A Quonset hut is a lightweight prefabricated structure of corrugated galvanized steel having a semicircular cross-section. The design was based on the Nissen hut developed by the British during World War I. The name comes from their site of first manufacture, Quonset Point, at the Davisville Naval Construction Battalion Center in Davisville (a village located within the town of North Kingstown, Rhode Island, USA).
Design and history[edit | edit source]
In 1941, the United States Navy needed an all-purpose, lightweight building that could be shipped anywhere and assembled without skilled labor. The George A. Fuller construction company was selected to manufacture them. The first was produced within 60 days of contract award.
The original design was a 16 ft × 36 ft (5 m × 11 m) structure framed with steel members with an 8 ft (2.4 m) radius. The sides were corrugated steel sheets. The two ends were covered with plywood, which had doors and windows. The interior was insulated and had pressed wood lining and a wood floor. The building could be placed on concrete, on pilings, or directly on the ground with a wood floor.
As the original design used low grade (non-strategic) steel, a more rust-resistant version was called for. The all-spruce 'Pacific Hut' was created for use in the Pacific Theater of Operations.
The most common design created a standard size of 20 ft × 48 ft (6 m × 15 m) with 10 ft (3 m) radius, allowing 720 square feet (67 m²) of usable floor space, with optional four-foot (1.2 m) overhangs at each end for protection of entrances from the weather. Other sizes were developed, including 20 ft × 40 ft (6 m × 12 m) and 40 ft × 100 ft (12 m × 30 m) warehouse models.
Between 150,000 and 170,000 Quonset huts were manufactured during World War II. After the war, the US military sold the surplus Quonset huts to the public. Many remain standing throughout the US. Besides those that remain in use as outbuildings, they are often seen at military museums and other places featuring World War II memorabilia. Some are still in active use at U.S. military bases; for example, Camps Red Cloud and Casey near the Korean DMZ and Pohakuloa Training Area on the big island of Hawaii.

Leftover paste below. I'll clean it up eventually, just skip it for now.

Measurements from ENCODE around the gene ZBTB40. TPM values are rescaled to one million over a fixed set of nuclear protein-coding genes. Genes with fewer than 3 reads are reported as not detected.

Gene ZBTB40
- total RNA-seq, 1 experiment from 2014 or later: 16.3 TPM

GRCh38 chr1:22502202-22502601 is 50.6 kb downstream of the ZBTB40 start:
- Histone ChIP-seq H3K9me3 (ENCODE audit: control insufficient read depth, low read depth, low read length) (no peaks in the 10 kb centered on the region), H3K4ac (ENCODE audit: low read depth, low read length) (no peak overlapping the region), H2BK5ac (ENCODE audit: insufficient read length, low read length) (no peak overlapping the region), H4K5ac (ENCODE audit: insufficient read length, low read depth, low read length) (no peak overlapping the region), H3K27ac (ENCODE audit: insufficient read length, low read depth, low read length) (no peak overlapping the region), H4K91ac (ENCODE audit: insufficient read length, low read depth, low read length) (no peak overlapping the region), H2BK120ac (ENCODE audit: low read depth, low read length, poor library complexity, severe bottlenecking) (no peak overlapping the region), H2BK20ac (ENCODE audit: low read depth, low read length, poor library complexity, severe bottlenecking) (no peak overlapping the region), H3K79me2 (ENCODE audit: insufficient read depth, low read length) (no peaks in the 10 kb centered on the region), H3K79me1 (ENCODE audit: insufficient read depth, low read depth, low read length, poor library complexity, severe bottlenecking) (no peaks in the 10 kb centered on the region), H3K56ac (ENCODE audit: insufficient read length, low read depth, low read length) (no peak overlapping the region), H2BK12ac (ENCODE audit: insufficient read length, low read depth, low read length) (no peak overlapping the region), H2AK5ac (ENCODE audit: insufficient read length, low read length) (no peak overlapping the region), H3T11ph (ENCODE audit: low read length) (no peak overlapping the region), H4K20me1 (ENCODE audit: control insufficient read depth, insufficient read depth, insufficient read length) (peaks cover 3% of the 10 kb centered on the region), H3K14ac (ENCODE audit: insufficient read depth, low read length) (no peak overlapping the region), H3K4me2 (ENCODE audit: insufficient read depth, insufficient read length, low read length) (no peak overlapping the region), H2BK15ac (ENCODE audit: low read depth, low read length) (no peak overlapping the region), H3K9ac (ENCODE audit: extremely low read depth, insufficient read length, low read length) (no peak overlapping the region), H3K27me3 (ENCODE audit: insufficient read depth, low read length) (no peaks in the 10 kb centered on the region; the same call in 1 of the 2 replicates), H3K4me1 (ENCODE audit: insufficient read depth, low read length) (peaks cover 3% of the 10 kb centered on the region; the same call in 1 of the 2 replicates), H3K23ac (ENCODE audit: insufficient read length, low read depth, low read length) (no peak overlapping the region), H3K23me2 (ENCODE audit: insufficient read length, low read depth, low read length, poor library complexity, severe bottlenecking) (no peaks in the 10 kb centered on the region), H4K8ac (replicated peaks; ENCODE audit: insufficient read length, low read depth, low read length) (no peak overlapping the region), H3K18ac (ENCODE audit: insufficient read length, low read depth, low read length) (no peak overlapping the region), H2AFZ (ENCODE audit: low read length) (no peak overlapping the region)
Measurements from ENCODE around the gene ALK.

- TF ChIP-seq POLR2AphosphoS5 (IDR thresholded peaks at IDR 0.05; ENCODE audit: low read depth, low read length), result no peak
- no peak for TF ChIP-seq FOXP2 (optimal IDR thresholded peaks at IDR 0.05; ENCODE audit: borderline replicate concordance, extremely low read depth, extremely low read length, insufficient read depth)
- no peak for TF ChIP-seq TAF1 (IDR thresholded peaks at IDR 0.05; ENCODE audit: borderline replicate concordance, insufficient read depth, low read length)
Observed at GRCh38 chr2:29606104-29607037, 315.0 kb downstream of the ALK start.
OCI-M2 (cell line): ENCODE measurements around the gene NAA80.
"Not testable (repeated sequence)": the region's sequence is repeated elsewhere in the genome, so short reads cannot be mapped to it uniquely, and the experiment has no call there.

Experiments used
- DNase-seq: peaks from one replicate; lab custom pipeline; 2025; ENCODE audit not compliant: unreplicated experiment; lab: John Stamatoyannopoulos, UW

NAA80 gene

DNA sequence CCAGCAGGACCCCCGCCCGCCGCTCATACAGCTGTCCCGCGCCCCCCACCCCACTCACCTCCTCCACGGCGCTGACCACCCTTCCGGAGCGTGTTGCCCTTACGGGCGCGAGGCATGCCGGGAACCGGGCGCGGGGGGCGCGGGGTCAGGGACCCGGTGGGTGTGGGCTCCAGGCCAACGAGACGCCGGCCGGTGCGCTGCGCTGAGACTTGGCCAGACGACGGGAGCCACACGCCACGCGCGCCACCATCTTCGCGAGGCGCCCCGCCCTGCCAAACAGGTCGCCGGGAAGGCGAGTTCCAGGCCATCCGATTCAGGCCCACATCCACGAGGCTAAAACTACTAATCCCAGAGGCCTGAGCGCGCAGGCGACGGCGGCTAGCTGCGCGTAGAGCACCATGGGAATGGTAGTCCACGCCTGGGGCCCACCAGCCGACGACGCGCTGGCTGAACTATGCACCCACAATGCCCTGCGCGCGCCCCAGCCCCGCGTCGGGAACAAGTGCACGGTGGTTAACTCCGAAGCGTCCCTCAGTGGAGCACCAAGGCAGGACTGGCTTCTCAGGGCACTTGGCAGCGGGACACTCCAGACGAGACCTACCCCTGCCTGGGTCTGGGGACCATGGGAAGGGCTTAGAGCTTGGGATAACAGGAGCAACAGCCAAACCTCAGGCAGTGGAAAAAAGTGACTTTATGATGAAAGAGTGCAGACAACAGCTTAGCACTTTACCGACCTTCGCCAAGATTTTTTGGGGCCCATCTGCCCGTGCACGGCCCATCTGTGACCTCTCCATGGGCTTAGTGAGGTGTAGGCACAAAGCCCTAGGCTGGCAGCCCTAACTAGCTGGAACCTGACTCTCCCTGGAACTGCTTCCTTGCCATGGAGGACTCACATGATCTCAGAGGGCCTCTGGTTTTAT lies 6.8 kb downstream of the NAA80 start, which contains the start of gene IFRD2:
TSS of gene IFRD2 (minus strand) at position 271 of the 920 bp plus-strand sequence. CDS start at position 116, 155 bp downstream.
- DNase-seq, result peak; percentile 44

Many were also used for temporary postwar housing, such as Rodger Young Village in Los Angeles, California. Columbia Records' Studio B in Nashville was also called "The Quonset Hut", and Michigan State University's Quonset Village in East Lansing, Michigan, USA.
See also[edit | edit source]
- Nissen hut
- Iris hut
- Longhouses of the indigenous peoples of North America#Iroquois and the other East Coast longhouses
- Daniel House (Knoxville, Tennessee)
- Dymaxion Deployment Unit
References[edit | edit source]
[edit | edit source]
|Wikimedia Commons has media related to Quonset huts.|
- History of Quonset Hut from the U.S. Naval History Center website
- Quonset Huts at Guampedia, Guam's Online Encyclopedia
- Quonset Huts Briny Breezes Florida
- Quonset Hut
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